I’m not really here anymore.
However, there is a problem: I no longer engage with this place. I tried for a while but eventually gave up. Metaphorically speaking, my second foot is no longer on this ground. It is now firmly planted in my flowery past, in cities of my everyday escapes, or already in my rosy future, which will be somewhere else.
Nevertheless, my smile is genuine because it’s for the people here, who are not to blame for me feeling like an Englishman in New York. An alien wearing the wrong shoes. A sun-soaked creature who ended up in the rain. But my other foot, my heart, is missing, and that’s why I squeal with joy when I know that every evening brings one day closer to when I won’t be here anymore.
How do we best handle it?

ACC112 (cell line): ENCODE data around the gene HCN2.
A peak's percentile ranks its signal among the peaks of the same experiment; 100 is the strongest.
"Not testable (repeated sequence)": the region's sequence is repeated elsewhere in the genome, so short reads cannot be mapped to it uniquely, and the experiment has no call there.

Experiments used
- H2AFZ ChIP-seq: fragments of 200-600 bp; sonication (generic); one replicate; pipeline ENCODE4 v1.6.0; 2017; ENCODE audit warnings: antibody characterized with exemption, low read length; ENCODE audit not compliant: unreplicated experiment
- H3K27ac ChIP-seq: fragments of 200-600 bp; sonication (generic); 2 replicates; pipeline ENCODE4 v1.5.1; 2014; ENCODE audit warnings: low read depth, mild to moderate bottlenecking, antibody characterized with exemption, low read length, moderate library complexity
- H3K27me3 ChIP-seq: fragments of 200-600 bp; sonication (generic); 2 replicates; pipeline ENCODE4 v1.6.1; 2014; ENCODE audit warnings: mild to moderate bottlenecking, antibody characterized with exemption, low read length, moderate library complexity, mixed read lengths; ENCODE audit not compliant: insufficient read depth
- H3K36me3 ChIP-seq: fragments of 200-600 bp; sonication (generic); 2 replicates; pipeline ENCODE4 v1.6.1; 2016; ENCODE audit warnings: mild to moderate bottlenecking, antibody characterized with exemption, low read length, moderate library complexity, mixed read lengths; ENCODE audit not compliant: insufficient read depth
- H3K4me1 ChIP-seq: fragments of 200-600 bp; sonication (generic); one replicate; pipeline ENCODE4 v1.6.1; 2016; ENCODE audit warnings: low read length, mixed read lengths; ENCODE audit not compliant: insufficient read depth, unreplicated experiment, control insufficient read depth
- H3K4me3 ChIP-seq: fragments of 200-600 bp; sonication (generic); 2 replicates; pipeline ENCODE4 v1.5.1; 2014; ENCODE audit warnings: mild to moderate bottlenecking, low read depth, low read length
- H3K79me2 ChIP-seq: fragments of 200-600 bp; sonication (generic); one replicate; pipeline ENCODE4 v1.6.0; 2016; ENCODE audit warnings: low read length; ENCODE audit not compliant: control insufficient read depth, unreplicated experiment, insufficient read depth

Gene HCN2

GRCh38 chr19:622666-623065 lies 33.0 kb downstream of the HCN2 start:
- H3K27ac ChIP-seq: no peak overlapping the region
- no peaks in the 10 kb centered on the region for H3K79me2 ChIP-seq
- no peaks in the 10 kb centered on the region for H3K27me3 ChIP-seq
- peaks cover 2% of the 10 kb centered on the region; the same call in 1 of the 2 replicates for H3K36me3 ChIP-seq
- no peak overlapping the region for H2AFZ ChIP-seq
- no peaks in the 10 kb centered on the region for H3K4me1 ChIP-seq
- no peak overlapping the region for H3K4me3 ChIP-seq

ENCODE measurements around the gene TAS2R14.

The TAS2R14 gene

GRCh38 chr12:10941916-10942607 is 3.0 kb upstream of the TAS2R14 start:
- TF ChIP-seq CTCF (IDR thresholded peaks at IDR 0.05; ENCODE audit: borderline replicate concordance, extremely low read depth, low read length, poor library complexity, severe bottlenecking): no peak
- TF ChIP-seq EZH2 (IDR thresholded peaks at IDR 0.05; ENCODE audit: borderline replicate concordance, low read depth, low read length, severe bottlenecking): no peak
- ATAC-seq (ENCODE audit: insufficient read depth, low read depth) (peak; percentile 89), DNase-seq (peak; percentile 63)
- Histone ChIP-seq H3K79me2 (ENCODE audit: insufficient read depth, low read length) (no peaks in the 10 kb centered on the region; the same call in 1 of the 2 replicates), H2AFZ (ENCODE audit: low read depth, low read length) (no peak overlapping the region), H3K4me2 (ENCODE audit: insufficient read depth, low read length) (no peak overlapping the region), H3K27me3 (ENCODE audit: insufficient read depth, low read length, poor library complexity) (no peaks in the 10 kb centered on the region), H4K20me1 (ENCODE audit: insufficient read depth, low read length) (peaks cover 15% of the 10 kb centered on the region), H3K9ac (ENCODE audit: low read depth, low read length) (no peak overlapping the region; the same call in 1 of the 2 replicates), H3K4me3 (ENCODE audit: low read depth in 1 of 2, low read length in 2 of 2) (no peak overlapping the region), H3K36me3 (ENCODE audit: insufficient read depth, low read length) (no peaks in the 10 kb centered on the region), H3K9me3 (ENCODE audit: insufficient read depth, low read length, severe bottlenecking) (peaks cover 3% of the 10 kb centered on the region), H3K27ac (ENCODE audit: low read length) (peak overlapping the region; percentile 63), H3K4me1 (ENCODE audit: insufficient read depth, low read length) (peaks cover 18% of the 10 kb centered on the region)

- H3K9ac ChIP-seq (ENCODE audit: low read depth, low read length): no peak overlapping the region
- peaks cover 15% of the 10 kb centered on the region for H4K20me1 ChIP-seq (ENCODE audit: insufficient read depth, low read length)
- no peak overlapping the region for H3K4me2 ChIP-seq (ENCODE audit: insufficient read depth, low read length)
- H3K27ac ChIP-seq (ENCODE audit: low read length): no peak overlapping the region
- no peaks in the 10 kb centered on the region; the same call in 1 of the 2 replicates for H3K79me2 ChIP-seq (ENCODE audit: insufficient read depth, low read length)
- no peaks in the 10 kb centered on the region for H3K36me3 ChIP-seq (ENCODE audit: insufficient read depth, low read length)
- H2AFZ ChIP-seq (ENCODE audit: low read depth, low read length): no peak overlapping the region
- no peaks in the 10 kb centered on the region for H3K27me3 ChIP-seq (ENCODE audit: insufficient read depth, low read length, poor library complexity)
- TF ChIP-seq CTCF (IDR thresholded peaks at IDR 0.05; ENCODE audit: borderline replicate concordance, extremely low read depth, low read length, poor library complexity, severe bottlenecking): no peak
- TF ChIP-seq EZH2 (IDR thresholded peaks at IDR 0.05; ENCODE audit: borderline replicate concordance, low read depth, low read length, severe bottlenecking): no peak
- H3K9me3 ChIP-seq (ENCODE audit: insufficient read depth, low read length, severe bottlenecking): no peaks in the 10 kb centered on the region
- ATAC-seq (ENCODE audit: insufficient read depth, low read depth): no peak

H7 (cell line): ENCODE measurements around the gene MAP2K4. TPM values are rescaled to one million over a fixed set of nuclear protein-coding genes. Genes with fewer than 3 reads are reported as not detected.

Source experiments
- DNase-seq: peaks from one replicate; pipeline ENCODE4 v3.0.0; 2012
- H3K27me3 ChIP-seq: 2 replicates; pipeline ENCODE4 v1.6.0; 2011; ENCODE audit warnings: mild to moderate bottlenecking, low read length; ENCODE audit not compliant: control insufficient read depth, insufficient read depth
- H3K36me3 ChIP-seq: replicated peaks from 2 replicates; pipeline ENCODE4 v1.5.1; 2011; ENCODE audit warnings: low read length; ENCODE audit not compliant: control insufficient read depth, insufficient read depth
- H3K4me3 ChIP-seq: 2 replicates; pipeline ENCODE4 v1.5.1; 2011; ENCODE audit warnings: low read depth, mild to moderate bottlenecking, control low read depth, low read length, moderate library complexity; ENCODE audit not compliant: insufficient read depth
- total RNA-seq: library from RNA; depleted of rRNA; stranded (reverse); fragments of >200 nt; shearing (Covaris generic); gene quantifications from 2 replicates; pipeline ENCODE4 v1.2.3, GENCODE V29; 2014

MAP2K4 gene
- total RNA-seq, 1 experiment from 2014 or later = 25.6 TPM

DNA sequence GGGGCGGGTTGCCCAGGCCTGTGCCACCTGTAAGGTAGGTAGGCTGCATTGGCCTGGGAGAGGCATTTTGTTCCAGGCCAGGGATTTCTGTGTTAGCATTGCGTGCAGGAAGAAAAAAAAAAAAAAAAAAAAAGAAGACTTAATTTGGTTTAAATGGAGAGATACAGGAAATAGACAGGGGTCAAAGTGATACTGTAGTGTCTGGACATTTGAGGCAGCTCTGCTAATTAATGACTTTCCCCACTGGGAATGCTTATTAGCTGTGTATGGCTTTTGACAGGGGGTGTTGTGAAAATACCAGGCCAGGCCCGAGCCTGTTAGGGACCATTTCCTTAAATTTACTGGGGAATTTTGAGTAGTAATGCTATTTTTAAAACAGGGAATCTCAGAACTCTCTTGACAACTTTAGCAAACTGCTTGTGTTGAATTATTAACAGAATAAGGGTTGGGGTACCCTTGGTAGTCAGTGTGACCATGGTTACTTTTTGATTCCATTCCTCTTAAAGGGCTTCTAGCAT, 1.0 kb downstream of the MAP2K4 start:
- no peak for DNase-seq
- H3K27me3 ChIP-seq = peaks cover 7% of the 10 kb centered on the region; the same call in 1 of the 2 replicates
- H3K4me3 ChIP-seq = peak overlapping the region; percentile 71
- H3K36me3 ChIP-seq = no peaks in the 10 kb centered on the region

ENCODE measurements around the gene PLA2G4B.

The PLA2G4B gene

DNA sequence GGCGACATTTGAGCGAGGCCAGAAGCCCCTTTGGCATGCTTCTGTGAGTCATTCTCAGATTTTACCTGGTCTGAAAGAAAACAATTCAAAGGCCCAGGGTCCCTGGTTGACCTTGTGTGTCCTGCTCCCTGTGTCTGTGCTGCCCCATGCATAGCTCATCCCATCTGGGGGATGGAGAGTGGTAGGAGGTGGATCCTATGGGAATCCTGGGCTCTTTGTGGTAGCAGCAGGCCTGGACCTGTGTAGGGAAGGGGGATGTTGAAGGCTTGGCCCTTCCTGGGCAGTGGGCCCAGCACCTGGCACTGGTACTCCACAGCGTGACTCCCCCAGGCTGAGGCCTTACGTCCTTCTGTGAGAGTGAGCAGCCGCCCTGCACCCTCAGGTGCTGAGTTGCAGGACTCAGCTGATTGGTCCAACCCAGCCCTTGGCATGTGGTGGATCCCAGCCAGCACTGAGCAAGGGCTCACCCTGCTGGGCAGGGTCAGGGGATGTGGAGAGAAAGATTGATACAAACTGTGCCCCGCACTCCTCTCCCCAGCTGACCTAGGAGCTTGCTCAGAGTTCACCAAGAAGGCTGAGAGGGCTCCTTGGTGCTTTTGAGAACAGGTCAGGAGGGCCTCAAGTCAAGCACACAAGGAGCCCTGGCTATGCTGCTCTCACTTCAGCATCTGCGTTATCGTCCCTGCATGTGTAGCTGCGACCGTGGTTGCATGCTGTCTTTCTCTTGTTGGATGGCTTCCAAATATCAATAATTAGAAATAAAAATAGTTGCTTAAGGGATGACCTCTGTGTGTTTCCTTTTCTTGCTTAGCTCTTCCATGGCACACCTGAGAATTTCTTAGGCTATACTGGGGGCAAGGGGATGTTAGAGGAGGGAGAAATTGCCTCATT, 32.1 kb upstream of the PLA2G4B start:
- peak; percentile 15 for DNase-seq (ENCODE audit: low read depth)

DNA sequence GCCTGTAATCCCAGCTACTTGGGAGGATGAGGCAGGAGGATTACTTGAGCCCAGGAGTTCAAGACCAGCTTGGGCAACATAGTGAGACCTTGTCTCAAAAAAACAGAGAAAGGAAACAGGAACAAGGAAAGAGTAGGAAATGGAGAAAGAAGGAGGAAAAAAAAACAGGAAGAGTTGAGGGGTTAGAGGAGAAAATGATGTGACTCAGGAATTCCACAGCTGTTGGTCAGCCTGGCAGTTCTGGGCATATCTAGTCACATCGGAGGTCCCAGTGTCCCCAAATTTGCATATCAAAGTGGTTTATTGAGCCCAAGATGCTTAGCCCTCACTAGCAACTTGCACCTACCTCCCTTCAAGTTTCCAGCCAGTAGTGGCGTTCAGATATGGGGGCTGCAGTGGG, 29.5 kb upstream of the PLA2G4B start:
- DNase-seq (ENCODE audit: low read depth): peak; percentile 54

Do you think we can reconcile with a place or people when we know that a situation will soon be in the past? How can we feel like we’re shortening our time in a place by doing something meaningful? Will I ever regret leaving this city in months or a year?
The notice period for my apartment is only one week, and that alone is a reason for me to stay. Just knowing that I could leave almost overnight makes me so content that I haven’t left yet. And maybe that’s the art of it after all?
Wrote this article 2018 as I lived for three years in Düsseldorf:
A friend once told me that it doesn’t matter where we live because we’re the same person, no matter where we are. I know better – for me: for me it does! and same with countries and people.
Sometimes it’s easy to let go because you’ve seen, tried and had everything, and it’s time for something new, for the next two decades and more.
Only take jobs in and for the U.S.